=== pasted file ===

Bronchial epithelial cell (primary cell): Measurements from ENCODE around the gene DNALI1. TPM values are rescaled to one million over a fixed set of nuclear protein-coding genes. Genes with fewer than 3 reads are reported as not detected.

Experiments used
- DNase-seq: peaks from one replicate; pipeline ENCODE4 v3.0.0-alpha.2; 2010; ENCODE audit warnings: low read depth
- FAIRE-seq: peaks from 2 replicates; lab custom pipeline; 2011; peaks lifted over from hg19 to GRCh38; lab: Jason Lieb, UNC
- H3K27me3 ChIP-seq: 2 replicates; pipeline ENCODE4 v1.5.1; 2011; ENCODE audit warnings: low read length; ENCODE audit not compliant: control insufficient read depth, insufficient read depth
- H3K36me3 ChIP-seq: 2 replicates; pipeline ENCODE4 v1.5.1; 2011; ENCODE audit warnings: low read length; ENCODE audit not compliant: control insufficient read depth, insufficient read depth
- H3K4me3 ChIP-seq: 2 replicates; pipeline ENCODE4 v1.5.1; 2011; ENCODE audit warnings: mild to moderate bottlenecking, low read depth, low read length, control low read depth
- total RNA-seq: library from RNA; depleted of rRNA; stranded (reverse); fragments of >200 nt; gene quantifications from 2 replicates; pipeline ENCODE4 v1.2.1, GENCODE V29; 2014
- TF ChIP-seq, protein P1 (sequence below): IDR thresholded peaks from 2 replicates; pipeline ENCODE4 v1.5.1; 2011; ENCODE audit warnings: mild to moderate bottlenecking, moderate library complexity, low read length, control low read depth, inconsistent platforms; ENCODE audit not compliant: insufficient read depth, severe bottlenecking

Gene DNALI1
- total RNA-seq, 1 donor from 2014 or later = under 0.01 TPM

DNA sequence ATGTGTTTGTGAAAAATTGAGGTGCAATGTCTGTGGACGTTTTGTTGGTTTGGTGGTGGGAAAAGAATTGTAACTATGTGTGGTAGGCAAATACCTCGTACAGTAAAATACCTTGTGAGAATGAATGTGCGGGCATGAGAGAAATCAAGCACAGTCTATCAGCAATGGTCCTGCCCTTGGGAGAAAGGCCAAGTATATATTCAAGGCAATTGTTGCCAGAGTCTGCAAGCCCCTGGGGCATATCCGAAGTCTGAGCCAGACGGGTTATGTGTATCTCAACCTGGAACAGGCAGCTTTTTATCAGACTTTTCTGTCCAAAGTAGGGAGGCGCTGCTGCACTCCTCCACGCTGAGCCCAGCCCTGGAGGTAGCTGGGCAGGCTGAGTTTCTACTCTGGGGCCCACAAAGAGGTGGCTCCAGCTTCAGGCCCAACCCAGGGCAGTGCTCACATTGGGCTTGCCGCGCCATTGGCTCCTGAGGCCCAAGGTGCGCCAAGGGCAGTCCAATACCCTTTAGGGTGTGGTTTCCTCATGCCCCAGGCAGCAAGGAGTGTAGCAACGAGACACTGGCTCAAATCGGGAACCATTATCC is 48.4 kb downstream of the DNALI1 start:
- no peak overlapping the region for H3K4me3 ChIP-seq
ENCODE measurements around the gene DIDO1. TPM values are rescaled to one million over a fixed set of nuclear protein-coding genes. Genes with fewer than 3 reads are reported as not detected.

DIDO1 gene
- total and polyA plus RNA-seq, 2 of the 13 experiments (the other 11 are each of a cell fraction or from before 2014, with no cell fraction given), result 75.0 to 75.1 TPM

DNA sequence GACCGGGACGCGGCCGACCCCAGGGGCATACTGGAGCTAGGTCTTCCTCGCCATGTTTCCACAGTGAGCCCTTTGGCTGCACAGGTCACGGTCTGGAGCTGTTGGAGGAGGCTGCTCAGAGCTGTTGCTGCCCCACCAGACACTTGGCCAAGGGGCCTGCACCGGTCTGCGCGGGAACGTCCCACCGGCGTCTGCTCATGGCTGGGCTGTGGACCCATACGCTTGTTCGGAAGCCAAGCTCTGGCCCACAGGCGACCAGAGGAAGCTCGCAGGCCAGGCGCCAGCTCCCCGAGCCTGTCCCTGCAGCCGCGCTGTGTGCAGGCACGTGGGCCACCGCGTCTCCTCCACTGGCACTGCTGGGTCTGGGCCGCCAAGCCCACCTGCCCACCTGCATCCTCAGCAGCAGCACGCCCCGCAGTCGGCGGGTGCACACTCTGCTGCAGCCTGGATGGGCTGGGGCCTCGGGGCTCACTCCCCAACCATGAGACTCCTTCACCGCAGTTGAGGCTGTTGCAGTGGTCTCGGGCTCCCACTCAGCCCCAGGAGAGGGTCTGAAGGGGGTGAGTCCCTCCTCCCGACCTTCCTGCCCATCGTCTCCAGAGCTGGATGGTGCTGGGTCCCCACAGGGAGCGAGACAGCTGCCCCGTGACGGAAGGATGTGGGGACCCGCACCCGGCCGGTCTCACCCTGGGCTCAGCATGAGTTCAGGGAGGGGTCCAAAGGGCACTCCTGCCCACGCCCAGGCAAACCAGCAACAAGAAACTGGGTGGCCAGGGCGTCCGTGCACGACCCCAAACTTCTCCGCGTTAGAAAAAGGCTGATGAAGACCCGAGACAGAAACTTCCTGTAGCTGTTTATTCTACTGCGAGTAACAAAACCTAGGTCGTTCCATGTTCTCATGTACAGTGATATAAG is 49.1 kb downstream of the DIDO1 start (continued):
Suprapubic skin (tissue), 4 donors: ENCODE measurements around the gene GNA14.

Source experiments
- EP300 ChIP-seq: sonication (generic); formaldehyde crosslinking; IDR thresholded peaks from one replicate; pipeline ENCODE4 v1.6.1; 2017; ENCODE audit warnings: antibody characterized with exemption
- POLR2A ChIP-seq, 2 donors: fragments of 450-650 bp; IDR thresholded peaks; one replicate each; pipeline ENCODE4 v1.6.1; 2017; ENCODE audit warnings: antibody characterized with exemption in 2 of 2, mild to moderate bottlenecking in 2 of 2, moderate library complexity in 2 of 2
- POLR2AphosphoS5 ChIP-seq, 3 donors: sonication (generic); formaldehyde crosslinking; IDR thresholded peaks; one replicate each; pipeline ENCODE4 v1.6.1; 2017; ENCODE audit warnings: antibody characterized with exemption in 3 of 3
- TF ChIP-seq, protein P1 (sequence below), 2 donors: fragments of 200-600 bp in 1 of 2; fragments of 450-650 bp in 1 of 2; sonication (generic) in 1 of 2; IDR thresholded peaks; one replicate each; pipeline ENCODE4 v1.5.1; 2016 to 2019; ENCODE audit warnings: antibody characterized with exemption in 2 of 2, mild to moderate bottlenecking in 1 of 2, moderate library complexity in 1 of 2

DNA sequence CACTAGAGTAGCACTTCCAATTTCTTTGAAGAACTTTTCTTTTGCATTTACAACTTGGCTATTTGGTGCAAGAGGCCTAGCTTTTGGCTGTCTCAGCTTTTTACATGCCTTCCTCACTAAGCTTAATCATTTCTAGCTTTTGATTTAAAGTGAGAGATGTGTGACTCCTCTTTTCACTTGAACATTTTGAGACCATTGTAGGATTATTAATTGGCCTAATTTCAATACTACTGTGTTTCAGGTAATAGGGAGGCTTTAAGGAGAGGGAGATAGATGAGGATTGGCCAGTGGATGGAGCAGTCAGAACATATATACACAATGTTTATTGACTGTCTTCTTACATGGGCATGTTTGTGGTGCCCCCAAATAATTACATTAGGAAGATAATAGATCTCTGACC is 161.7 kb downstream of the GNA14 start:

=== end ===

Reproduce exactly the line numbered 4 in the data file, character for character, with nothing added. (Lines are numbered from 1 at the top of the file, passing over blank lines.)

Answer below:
- FAIRE-seq: peaks from 2 replicates; lab custom pipeline; 2011; peaks lifted over from hg19 to GRCh38; lab: Jason Lieb, UNC